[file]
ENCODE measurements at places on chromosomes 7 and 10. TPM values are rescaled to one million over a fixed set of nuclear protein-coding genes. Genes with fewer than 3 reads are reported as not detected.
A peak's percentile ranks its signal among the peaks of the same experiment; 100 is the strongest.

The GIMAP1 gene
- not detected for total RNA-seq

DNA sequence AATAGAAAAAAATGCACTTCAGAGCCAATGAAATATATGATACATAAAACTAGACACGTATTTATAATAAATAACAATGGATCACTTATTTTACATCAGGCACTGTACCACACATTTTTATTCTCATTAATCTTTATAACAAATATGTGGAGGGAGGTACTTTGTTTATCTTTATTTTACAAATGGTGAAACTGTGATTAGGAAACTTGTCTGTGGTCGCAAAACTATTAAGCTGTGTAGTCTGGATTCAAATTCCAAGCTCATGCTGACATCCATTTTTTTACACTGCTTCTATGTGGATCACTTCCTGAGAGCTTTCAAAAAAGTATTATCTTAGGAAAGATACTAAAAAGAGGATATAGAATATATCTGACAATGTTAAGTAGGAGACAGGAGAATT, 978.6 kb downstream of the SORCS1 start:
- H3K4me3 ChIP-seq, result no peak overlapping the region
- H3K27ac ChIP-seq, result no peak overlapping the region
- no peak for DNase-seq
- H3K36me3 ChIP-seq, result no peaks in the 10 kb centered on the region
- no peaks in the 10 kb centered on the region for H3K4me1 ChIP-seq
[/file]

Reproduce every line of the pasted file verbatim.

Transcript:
ENCODE measurements at places on chromosomes 7 and 10. TPM values are rescaled to one million over a fixed set of nuclear protein-coding genes. Genes with fewer than 3 reads are reported as not detected.
A peak's percentile ranks its signal among the peaks of the same experiment; 100 is the strongest.

The GIMAP1 gene
- not detected for total RNA-seq

DNA sequence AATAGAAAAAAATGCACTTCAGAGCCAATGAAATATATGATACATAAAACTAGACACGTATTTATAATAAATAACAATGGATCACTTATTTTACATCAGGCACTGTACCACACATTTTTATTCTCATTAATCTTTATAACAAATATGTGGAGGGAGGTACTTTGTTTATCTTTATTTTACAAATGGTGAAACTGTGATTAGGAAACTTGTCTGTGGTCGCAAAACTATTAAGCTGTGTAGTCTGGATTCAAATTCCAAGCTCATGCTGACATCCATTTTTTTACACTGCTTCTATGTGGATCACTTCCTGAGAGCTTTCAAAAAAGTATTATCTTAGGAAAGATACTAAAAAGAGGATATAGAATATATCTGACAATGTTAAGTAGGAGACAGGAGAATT, 978.6 kb downstream of the SORCS1 start:
- H3K4me3 ChIP-seq, result no peak overlapping the region
- H3K27ac ChIP-seq, result no peak overlapping the region
- no peak for DNase-seq
- H3K36me3 ChIP-seq, result no peaks in the 10 kb centered on the region
- no peaks in the 10 kb centered on the region for H3K4me1 ChIP-seq